Accepted Paper:

Barthélémy Boganda and Political Life in French Equatorial Africa 1910-1959  

Author:

Klaas Van Walraven (African Studies Centre)

Paper short abstract:

Barthélémy Boganda was a Catholic priest in Oubangui-Chari, the colonial name of the Central African Republic, who in the course of the 1940s developed into the prime anti-colonial agitator in this territory.

Paper long abstract:

The life, work and times of Barthélémy Boganda - ca. 1910-1959 - provide insight, on a micro level, in the nature and consequences of colonialism in French Equatorial Africa. The terror of colonial conquest, its destructive consequences for Equatorial civilisation and the means of personal salvation and advancement provided by that other dimension of colonial rule - the missionary world - became encapsulated in the personal life of Barthélémy Boganda. Born in the Lobaye forest - an area that suffered particularly under concessionary colonialism - Boganda was orphaned before the age of ten as a direct consequence of colonial terror. A lone, lost child literally picked up by a colonial patrol in the rainforest, Boganda was put into missionary care, where his gift for learning was quickly noticed. An itinerary through mission-run educational institutions culminated in Boganda's ordination as Oubangui-Chari's first Catholic priest (1938). His personal diaries, recently (re-)discovered, provide, however, glimpses of troubled memories of childhood and deep-seated misgivings about missionary paternalism and the racism of the colonial order. The mid-1940s became a turning point in his life, whereupon Boganda commenced a political career marked by agitation against colonialism and its (settler) representatives. Remarkable for its ferocity even for the times, his comportment betrayed a troubled soul, while his anti-colonial discourse was marked by a syncretism of Christian modernity and old beliefs, both caricatured and venerated. Thus, the study of Boganda's life provides insight in the nexus between politics and religion as ingrained in Equatorial civilisation.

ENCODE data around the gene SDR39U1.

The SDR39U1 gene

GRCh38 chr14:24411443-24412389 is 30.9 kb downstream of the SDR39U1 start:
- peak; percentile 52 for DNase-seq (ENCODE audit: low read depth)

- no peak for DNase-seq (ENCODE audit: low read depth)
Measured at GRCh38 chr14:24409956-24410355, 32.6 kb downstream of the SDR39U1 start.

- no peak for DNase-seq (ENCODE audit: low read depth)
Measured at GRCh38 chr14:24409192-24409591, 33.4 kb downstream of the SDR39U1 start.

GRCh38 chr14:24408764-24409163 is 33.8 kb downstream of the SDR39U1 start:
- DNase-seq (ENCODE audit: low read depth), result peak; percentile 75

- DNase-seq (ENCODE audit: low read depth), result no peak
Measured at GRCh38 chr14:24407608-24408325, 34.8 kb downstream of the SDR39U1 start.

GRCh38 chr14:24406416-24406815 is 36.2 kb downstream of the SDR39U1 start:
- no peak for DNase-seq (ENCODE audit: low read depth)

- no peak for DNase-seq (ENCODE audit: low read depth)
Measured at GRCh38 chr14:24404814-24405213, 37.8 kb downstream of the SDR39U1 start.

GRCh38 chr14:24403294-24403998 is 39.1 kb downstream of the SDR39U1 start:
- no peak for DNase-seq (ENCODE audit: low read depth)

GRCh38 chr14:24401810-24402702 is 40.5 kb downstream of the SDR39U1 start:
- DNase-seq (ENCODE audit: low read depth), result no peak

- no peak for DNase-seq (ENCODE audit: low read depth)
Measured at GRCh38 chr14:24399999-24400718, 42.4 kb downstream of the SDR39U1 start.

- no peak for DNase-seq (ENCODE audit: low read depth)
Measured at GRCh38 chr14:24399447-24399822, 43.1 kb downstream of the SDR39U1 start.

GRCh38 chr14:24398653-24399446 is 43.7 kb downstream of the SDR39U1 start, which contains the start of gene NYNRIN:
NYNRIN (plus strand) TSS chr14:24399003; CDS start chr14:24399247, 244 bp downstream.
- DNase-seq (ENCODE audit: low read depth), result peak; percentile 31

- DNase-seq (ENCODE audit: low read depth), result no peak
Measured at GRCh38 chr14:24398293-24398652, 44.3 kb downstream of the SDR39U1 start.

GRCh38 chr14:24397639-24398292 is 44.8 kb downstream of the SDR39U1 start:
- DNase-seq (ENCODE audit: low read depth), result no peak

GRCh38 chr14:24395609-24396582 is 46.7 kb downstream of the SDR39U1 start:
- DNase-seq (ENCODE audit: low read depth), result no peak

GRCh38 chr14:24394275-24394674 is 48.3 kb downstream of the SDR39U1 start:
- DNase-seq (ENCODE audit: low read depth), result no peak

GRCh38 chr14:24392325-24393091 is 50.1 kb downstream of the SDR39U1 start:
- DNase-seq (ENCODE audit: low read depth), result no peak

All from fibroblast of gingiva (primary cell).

Panel P149
The importance of biography in African historical studies